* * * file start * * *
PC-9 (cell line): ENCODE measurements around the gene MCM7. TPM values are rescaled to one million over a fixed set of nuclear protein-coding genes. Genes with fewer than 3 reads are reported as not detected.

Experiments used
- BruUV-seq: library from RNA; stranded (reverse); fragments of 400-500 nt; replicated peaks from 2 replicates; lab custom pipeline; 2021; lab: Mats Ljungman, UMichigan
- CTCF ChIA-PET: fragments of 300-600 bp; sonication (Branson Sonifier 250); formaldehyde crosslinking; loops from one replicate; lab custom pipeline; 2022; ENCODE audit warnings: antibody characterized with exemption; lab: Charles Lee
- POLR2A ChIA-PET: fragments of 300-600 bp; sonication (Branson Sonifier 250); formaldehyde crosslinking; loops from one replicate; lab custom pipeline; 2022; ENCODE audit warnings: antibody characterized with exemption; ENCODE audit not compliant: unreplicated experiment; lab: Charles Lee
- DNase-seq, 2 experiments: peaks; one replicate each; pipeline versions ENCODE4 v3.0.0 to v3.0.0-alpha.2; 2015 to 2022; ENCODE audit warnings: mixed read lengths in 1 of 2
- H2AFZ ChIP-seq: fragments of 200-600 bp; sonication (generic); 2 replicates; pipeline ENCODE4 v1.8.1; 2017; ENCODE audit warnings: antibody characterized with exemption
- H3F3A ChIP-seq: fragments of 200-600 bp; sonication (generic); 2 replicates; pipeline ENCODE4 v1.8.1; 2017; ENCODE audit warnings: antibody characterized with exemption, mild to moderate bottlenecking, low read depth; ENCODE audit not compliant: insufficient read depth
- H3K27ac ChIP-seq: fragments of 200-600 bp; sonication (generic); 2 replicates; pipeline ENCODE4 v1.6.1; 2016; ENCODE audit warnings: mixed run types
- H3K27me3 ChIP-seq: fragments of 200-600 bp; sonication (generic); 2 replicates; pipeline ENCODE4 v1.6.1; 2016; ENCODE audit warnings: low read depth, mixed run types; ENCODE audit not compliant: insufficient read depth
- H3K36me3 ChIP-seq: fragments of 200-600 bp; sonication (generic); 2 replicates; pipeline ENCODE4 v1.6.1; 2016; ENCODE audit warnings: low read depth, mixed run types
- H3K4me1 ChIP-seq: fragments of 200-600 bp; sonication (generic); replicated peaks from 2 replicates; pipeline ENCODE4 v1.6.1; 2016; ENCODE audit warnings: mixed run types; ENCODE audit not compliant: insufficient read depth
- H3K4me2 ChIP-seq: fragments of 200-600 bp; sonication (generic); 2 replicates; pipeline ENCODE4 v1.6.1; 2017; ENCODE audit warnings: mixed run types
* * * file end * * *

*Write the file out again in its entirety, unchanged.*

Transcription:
PC-9 (cell line): ENCODE measurements around the gene MCM7. TPM values are rescaled to one million over a fixed set of nuclear protein-coding genes. Genes with fewer than 3 reads are reported as not detected.

Experiments used
- BruUV-seq: library from RNA; stranded (reverse); fragments of 400-500 nt; replicated peaks from 2 replicates; lab custom pipeline; 2021; lab: Mats Ljungman, UMichigan
- CTCF ChIA-PET: fragments of 300-600 bp; sonication (Branson Sonifier 250); formaldehyde crosslinking; loops from one replicate; lab custom pipeline; 2022; ENCODE audit warnings: antibody characterized with exemption; lab: Charles Lee
- POLR2A ChIA-PET: fragments of 300-600 bp; sonication (Branson Sonifier 250); formaldehyde crosslinking; loops from one replicate; lab custom pipeline; 2022; ENCODE audit warnings: antibody characterized with exemption; ENCODE audit not compliant: unreplicated experiment; lab: Charles Lee
- DNase-seq, 2 experiments: peaks; one replicate each; pipeline versions ENCODE4 v3.0.0 to v3.0.0-alpha.2; 2015 to 2022; ENCODE audit warnings: mixed read lengths in 1 of 2
- H2AFZ ChIP-seq: fragments of 200-600 bp; sonication (generic); 2 replicates; pipeline ENCODE4 v1.8.1; 2017; ENCODE audit warnings: antibody characterized with exemption
- H3F3A ChIP-seq: fragments of 200-600 bp; sonication (generic); 2 replicates; pipeline ENCODE4 v1.8.1; 2017; ENCODE audit warnings: antibody characterized with exemption, mild to moderate bottlenecking, low read depth; ENCODE audit not compliant: insufficient read depth
- H3K27ac ChIP-seq: fragments of 200-600 bp; sonication (generic); 2 replicates; pipeline ENCODE4 v1.6.1; 2016; ENCODE audit warnings: mixed run types
- H3K27me3 ChIP-seq: fragments of 200-600 bp; sonication (generic); 2 replicates; pipeline ENCODE4 v1.6.1; 2016; ENCODE audit warnings: low read depth, mixed run types; ENCODE audit not compliant: insufficient read depth
- H3K36me3 ChIP-seq: fragments of 200-600 bp; sonication (generic); 2 replicates; pipeline ENCODE4 v1.6.1; 2016; ENCODE audit warnings: low read depth, mixed run types
- H3K4me1 ChIP-seq: fragments of 200-600 bp; sonication (generic); replicated peaks from 2 replicates; pipeline ENCODE4 v1.6.1; 2016; ENCODE audit warnings: mixed run types; ENCODE audit not compliant: insufficient read depth
- H3K4me2 ChIP-seq: fragments of 200-600 bp; sonication (generic); 2 replicates; pipeline ENCODE4 v1.6.1; 2017; ENCODE audit warnings: mixed run types